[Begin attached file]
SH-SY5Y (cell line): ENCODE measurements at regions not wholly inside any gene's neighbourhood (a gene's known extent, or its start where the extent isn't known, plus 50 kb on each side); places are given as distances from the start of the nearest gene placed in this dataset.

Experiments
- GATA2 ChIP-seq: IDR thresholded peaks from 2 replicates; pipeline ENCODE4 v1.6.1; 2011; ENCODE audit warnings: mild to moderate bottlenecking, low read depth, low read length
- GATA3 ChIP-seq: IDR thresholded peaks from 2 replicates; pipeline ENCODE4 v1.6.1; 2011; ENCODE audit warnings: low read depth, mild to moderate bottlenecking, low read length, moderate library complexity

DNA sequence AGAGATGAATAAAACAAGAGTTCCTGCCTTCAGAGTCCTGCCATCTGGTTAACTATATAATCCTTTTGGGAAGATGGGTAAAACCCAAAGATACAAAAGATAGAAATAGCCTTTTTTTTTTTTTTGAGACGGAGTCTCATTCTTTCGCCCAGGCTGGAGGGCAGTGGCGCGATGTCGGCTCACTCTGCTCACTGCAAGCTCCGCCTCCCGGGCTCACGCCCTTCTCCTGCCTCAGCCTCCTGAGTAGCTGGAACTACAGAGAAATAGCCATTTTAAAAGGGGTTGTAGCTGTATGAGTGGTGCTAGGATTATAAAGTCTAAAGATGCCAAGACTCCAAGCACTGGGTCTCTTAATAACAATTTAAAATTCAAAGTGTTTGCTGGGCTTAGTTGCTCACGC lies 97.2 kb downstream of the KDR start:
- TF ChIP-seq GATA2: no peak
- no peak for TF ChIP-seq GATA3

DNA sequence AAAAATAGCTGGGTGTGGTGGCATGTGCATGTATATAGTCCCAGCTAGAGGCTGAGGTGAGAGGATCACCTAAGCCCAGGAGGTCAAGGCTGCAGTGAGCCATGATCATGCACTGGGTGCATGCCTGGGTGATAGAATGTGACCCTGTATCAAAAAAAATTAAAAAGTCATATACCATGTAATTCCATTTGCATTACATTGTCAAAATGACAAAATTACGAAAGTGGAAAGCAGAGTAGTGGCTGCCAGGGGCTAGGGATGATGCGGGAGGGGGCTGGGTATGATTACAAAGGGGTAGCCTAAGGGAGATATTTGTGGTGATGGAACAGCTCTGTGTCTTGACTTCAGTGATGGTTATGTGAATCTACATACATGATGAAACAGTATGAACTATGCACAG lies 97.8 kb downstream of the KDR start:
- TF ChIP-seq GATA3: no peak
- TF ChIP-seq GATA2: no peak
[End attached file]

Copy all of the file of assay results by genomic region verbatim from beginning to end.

SH-SY5Y (cell line): ENCODE measurements at regions not wholly inside any gene's neighbourhood (a gene's known extent, or its start where the extent isn't known, plus 50 kb on each side); places are given as distances from the start of the nearest gene placed in this dataset.

Experiments
- GATA2 ChIP-seq: IDR thresholded peaks from 2 replicates; pipeline ENCODE4 v1.6.1; 2011; ENCODE audit warnings: mild to moderate bottlenecking, low read depth, low read length
- GATA3 ChIP-seq: IDR thresholded peaks from 2 replicates; pipeline ENCODE4 v1.6.1; 2011; ENCODE audit warnings: low read depth, mild to moderate bottlenecking, low read length, moderate library complexity

DNA sequence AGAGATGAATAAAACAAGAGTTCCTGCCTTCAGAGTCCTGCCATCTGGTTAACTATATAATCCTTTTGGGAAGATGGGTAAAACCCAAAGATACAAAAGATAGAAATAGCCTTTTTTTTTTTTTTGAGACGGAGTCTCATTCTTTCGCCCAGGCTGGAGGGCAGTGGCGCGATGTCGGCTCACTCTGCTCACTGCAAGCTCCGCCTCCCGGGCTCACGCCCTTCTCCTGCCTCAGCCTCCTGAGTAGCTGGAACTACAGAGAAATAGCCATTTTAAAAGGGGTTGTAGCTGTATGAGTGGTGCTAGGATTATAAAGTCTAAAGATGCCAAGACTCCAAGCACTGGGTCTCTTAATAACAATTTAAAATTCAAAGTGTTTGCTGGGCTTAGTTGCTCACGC lies 97.2 kb downstream of the KDR start:
- TF ChIP-seq GATA2: no peak
- no peak for TF ChIP-seq GATA3

DNA sequence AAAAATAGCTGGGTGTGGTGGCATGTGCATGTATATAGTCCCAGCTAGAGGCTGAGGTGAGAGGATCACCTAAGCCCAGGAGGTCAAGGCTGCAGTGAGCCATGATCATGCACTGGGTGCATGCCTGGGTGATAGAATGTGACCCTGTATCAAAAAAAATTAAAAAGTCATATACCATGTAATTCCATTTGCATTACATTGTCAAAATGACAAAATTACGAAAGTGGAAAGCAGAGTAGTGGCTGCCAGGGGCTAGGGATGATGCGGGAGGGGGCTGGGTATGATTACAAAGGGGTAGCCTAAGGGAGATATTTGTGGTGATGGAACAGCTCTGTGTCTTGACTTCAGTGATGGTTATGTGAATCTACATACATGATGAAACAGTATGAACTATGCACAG lies 97.8 kb downstream of the KDR start:
- TF ChIP-seq GATA3: no peak
- TF ChIP-seq GATA2: no peak